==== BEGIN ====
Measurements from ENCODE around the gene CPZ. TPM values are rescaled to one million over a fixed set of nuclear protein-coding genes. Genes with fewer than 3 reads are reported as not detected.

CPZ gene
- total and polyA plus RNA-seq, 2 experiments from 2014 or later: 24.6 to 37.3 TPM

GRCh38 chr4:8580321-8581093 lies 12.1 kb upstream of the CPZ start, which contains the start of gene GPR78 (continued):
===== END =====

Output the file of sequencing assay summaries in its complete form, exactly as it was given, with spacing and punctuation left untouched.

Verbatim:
Measurements from ENCODE around the gene CPZ. TPM values are rescaled to one million over a fixed set of nuclear protein-coding genes. Genes with fewer than 3 reads are reported as not detected.

CPZ gene
- total and polyA plus RNA-seq, 2 experiments from 2014 or later: 24.6 to 37.3 TPM

GRCh38 chr4:8580321-8581093 lies 12.1 kb upstream of the CPZ start, which contains the start of gene GPR78 (continued):